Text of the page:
Education

Pasco teacher becomes a delegate for students at Democratic National Convention

Mark Hoover (center left) at the Wells Fargo Center in Philadelphia.
Mark Hoover (center left) at the Wells Fargo Center in Philadelphia. Washington State Democratic Party

Mark Hoover became three things in the time span of one year — a teacher, a prom king, and now a national delegate for the Democratic Party.

A social studies teacher at Pasco High School, Hoover, 33, was elected prom king by students in his first year. Teachers elected prom royalty are highly favored by students.

Hoover’s success as a new teacher can be attributed to his hands-on teaching style. He wants students to fully understand the political process, beginning from the local level.

When students expressed interest in the caucus process, Hoover was inspired to run as a Sen. Bernie Sanders delegate for Washington’s 4th Congressional District.

“It’s what motivated me to go, I wanted to have really good material for my students,” Hoover said.

“Conventions aren’t as important to the electoral cycle as they once were, but they can be — and I want to show my AP government students how we’ve made it that way this time,” he added.

Hoover is considered a prodigy at Pasco High School, according to fellow teacher Ron Newbury. Students who took Hoover’s Advanced Placement government class were about 40 percent more likely to pass the exam than previous years.

Pasco High School has seen an improvement on AP exam passage ratings in several disciplines this past year, under the direction of principal Raul Sital.

My students need to know if they want to see change, they need to realize they are the agents of that change, that they can make change.

Pasco teacher Mark Hoover

Newbury said Hoover not only impacted students intellectually, but also on a human level, “in their hearts.”

Earning students’ respect and admiration wasn’t easy, Hoover said. Pasco High School is home to an underserved population of students who face “poverty, poor urban development, and the trappings of institutional discrimination.”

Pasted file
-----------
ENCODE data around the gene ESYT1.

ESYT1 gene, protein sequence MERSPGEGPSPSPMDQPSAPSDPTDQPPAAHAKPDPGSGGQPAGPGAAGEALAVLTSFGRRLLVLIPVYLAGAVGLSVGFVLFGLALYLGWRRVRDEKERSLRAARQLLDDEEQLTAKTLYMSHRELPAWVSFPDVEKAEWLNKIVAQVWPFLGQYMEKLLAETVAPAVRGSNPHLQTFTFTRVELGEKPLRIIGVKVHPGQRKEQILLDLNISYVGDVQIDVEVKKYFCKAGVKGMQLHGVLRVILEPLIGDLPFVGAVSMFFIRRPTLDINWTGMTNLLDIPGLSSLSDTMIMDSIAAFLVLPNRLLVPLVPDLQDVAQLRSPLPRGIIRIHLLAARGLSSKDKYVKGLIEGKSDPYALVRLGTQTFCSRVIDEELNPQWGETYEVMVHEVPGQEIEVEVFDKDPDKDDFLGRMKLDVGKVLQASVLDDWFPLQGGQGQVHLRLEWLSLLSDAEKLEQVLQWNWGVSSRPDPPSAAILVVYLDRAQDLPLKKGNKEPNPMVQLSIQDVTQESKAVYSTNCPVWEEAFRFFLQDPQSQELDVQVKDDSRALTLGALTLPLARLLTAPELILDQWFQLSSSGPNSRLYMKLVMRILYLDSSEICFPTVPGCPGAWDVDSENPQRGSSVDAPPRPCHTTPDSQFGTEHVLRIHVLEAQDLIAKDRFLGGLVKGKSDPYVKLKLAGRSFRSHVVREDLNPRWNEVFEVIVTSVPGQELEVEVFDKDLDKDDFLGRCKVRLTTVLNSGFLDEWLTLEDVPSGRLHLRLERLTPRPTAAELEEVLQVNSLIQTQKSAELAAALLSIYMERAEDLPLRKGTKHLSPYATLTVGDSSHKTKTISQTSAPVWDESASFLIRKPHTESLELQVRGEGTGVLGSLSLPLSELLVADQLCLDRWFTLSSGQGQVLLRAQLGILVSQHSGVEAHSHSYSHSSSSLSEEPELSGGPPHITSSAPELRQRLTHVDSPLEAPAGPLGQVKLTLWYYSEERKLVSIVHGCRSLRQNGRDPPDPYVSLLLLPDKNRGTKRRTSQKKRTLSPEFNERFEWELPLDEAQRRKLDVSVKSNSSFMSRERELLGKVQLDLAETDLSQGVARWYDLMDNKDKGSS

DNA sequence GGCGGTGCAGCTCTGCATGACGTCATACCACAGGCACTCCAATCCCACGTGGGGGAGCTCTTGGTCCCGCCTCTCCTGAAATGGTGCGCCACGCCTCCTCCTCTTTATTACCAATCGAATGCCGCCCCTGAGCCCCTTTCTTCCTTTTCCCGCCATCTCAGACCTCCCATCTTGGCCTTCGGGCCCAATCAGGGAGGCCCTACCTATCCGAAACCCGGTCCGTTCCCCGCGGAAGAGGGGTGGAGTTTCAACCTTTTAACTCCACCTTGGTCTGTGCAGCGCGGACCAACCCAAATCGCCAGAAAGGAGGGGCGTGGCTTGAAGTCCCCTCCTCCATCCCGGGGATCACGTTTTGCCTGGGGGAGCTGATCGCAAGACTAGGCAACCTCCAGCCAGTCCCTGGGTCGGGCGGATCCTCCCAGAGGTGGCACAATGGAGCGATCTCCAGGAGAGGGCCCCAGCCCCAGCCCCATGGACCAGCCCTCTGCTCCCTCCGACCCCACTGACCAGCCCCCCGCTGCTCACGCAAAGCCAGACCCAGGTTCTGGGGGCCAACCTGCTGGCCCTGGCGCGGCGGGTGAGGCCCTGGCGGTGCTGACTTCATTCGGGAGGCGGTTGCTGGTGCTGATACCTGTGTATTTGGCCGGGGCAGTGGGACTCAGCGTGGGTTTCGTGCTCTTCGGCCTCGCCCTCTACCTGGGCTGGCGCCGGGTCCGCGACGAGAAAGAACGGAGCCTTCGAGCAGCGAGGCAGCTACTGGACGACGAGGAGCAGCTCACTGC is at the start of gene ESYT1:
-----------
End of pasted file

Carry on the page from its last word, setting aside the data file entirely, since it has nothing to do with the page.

When students arrive back in school Aug. 30, Hoover will be ready to share his experience.

In class, Hoover will show students the speeches he gave, speeches his wife, Brooke Hoover, calls “passionate and from the heart.”

He will show the photographs and videos he took at the convention and prepare a discussion on how political conventions relate to the overall general election process.

He hopes that in the upcoming year, he will get the chance to take students on field trips to see local politics in action. He may even run for a local office, so that students can once again watch the political process firsthand.

Hoover wants to provide students with the language and tools needed to one day involve themselves in the political process and make a positive impact on their communities.

“My students need to know if they want to see change, they need to realize they are the agents of that change, that they can make change,” he said.

“But they have to understand the system. They need to know how the levers are turned, they need to understand where the entry points are and how they can come up with innovative solutions.”

— Christina Klos is a journalist and a student at Temple University in Philadelphia. She is reporting on the Democratic National Convention as part of a project allowing students to cover the event for local news outlets.

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